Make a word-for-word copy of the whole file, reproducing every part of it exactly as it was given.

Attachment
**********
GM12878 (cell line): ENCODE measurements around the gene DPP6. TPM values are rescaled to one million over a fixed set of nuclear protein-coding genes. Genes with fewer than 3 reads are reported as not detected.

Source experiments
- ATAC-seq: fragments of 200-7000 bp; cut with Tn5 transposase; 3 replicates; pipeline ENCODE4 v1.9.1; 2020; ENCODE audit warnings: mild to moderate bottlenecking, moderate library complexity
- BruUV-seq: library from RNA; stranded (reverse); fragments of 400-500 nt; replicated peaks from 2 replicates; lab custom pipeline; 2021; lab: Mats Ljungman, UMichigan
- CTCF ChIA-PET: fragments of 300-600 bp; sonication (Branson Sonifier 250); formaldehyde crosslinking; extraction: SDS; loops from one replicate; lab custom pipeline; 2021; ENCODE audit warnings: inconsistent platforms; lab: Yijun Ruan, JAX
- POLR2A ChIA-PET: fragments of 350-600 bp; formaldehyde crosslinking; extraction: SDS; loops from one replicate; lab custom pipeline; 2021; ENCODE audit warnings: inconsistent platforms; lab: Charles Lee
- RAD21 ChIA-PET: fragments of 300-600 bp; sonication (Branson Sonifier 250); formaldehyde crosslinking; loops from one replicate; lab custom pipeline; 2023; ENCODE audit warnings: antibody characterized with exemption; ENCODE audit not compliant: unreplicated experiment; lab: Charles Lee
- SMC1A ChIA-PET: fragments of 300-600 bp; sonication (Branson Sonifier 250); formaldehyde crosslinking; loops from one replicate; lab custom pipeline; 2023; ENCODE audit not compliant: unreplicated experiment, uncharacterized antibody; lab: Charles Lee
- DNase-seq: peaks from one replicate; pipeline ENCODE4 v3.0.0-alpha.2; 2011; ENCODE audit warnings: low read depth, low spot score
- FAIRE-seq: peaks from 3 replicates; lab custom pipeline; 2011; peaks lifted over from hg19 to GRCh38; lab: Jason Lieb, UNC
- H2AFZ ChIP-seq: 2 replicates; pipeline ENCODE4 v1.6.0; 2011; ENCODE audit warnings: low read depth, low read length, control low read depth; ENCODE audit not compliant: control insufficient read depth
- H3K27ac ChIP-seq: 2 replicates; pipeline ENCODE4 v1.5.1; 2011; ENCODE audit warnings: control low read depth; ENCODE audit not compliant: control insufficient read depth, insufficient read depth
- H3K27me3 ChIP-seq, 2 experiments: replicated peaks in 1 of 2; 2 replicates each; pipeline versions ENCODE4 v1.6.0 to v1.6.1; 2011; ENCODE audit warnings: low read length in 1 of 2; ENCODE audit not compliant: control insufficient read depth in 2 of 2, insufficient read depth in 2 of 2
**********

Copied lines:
GM12878 (cell line): ENCODE measurements around the gene DPP6. TPM values are rescaled to one million over a fixed set of nuclear protein-coding genes. Genes with fewer than 3 reads are reported as not detected.

Source experiments
- ATAC-seq: fragments of 200-7000 bp; cut with Tn5 transposase; 3 replicates; pipeline ENCODE4 v1.9.1; 2020; ENCODE audit warnings: mild to moderate bottlenecking, moderate library complexity
- BruUV-seq: library from RNA; stranded (reverse); fragments of 400-500 nt; replicated peaks from 2 replicates; lab custom pipeline; 2021; lab: Mats Ljungman, UMichigan
- CTCF ChIA-PET: fragments of 300-600 bp; sonication (Branson Sonifier 250); formaldehyde crosslinking; extraction: SDS; loops from one replicate; lab custom pipeline; 2021; ENCODE audit warnings: inconsistent platforms; lab: Yijun Ruan, JAX
- POLR2A ChIA-PET: fragments of 350-600 bp; formaldehyde crosslinking; extraction: SDS; loops from one replicate; lab custom pipeline; 2021; ENCODE audit warnings: inconsistent platforms; lab: Charles Lee
- RAD21 ChIA-PET: fragments of 300-600 bp; sonication (Branson Sonifier 250); formaldehyde crosslinking; loops from one replicate; lab custom pipeline; 2023; ENCODE audit warnings: antibody characterized with exemption; ENCODE audit not compliant: unreplicated experiment; lab: Charles Lee
- SMC1A ChIA-PET: fragments of 300-600 bp; sonication (Branson Sonifier 250); formaldehyde crosslinking; loops from one replicate; lab custom pipeline; 2023; ENCODE audit not compliant: unreplicated experiment, uncharacterized antibody; lab: Charles Lee
- DNase-seq: peaks from one replicate; pipeline ENCODE4 v3.0.0-alpha.2; 2011; ENCODE audit warnings: low read depth, low spot score
- FAIRE-seq: peaks from 3 replicates; lab custom pipeline; 2011; peaks lifted over from hg19 to GRCh38; lab: Jason Lieb, UNC
- H2AFZ ChIP-seq: 2 replicates; pipeline ENCODE4 v1.6.0; 2011; ENCODE audit warnings: low read depth, low read length, control low read depth; ENCODE audit not compliant: control insufficient read depth
- H3K27ac ChIP-seq: 2 replicates; pipeline ENCODE4 v1.5.1; 2011; ENCODE audit warnings: control low read depth; ENCODE audit not compliant: control insufficient read depth, insufficient read depth
- H3K27me3 ChIP-seq, 2 experiments: replicated peaks in 1 of 2; 2 replicates each; pipeline versions ENCODE4 v1.6.0 to v1.6.1; 2011; ENCODE audit warnings: low read length in 1 of 2; ENCODE audit not compliant: control insufficient read depth in 2 of 2, insufficient read depth in 2 of 2